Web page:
(a) Reestablishment- The Administrator of the Environmental Protection Agency shall reestablish within the Environmental Protection Agency an Office of Noise Abatement and Control.

(b) Duties- The responsibilities of the Office shall include the following:

  1. To promote the development of effective State and local noise control programs by providing States with technical assistance and grants to develop the programs, including the purchase of equipment for local communities.

  2. To carry out a national noise control research program to assess the impacts of noise from varied noise sources on mental and physical health.

  3. To carry out a national noise environmental assessment program to identify trends in noise exposure and response, ambient levels, and compliance data and to determine the effectiveness of noise abatement actions, including actions for areas around major transportation facilities (such as highways, railroad facilities, and airports).

  4. To develop and disseminate information and educational materials to the public on the mental and physical effects of noise and the most effective means for noise control through the use of materials for school curricula, volunteer organizations, radio and television programs, publications, and other means.

  5. To develop educational and training materials and programs, including national and regional workshops, to support State and local noise abatement and control programs.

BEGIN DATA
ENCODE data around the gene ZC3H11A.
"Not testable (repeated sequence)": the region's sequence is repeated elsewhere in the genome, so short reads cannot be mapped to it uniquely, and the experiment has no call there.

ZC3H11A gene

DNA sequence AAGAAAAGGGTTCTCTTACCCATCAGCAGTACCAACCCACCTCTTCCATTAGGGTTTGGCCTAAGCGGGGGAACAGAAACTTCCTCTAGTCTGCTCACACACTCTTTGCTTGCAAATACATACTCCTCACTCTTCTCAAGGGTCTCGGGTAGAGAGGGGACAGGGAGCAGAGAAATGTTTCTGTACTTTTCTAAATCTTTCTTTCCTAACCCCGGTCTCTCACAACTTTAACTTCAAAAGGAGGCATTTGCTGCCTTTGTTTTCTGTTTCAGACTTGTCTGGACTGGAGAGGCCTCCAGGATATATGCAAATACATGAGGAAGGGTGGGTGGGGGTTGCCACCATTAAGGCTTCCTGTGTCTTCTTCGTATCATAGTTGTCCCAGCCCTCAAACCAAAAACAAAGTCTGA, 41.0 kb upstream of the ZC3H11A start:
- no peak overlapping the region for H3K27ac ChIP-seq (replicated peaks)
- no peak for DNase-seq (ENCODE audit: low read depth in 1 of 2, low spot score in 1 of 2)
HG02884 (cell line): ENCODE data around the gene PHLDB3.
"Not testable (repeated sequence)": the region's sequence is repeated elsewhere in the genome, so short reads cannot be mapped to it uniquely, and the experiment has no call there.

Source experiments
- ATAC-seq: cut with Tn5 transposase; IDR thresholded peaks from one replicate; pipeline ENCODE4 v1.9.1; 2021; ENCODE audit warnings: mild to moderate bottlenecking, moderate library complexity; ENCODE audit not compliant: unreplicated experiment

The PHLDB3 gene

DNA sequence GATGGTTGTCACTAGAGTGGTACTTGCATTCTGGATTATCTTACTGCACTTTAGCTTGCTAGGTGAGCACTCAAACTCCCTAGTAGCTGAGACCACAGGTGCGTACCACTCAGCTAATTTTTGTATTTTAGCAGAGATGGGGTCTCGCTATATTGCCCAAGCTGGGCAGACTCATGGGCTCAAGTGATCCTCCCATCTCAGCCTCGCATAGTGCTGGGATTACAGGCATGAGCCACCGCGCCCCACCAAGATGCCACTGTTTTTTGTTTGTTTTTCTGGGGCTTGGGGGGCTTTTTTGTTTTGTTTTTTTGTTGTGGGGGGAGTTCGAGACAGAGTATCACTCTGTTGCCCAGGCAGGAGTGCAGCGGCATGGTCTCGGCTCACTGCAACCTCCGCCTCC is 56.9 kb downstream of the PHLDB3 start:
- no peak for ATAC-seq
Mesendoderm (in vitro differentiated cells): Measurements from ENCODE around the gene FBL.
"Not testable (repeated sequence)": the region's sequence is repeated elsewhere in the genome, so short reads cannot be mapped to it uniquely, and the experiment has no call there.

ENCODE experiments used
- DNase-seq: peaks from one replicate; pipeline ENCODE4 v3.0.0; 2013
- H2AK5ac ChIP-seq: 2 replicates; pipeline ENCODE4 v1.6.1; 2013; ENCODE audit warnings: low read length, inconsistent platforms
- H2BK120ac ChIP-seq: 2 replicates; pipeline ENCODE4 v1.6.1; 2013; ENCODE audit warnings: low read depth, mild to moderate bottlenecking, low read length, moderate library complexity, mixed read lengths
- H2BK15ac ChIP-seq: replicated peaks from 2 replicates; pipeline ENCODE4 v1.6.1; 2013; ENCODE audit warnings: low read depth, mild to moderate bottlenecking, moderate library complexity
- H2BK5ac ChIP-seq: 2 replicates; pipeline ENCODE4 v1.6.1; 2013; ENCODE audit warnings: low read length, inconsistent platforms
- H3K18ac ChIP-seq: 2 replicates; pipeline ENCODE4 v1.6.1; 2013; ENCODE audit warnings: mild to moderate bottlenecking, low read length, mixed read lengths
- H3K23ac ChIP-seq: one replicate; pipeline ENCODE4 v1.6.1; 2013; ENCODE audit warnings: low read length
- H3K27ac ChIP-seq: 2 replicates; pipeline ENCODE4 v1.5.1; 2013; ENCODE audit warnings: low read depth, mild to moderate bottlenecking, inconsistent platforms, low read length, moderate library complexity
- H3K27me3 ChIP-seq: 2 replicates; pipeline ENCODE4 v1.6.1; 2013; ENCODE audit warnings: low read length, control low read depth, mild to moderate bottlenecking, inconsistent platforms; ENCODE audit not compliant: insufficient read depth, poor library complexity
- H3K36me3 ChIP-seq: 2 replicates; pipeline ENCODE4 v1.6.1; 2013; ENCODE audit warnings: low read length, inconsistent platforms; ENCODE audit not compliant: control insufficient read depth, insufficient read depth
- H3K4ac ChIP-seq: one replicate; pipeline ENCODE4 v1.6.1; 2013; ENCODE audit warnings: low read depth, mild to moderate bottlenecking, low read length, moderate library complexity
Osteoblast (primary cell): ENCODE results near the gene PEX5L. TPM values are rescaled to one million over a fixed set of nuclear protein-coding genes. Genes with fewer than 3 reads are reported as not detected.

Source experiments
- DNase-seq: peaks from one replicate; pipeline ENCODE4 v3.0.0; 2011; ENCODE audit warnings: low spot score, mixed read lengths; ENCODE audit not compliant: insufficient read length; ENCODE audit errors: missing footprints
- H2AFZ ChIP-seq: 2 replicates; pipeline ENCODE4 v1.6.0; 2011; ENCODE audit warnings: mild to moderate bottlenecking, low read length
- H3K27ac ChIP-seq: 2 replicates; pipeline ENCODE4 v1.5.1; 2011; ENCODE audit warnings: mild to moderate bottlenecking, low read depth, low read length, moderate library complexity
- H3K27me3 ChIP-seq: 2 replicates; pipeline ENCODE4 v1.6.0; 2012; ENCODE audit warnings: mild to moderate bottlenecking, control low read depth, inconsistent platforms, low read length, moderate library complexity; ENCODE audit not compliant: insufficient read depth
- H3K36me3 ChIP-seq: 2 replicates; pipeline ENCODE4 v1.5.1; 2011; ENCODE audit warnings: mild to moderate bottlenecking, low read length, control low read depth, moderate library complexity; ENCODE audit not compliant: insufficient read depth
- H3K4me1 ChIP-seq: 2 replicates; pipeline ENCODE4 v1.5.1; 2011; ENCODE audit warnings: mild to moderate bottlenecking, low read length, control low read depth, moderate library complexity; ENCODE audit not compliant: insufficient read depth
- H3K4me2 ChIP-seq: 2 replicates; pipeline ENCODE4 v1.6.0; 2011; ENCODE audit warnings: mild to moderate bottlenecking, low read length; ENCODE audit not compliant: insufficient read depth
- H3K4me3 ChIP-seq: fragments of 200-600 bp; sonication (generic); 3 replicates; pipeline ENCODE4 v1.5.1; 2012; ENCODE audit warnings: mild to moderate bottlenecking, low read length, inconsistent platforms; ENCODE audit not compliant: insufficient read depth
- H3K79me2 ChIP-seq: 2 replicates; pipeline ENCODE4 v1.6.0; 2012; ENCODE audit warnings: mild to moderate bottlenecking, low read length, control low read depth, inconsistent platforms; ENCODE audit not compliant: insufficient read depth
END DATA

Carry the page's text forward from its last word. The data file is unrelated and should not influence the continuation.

6. To establish regional technical assistance centers which use the capabilities of university and private organizations to assist State and local noise control programs.

  7. To undertake an assessment of the effectiveness of the Noise Control Act of 1972.

(c) Preferred Approaches- In carrying out its duties under this section, the Office shall emphasize noise abatement approaches that rely on local and State activities, market incentives, and coordination with other public and private agencies.

(d) Study --

  1. IN GENERAL- Using funds made available to the Office, the Administrator shall carry out a study of airport noise. The Administrator shall carry out the study by entering into contracts or other agreements with independent scientists with expertise in noise measurements, noise effects, and noise abatement techniques.

  2. CONTENTS- The study shall examine the selection of noise measurement methodologies by the Federal Aviation Administration, the threshold of noise at which health impacts are felt, and the effectiveness of noise abatement programs at airports around the Nation.

  3. REPORT- Not later than 24 months after the date of enactment of this Act, the Administrator shall transmit to Congress a report on the results of the study, together with specific recommendations on new measures that can be implemented to mitigate the impact of aircraft noise on surrounding communities.


Section 14(c)(1) of the Noise Control Act of 1972 (42 U.S.C. 4913(c)(1)) is amended --

  1. by striking `and,' at the end of subparagraph (C); and

  2. by adding at the end the following:

(E) establishing and implementing training programs on use of noise abatement equipment; and

(F) implementing noise abatement plans;'.


There is authorized to be appropriated for each of fiscal years 2007 through 2011 $21,000,000 for activities of the Office of Noise Abatement and Control reestablished under section 3.

This page is part of the Politics of Noise portion of Section Five:
which is the Activist section of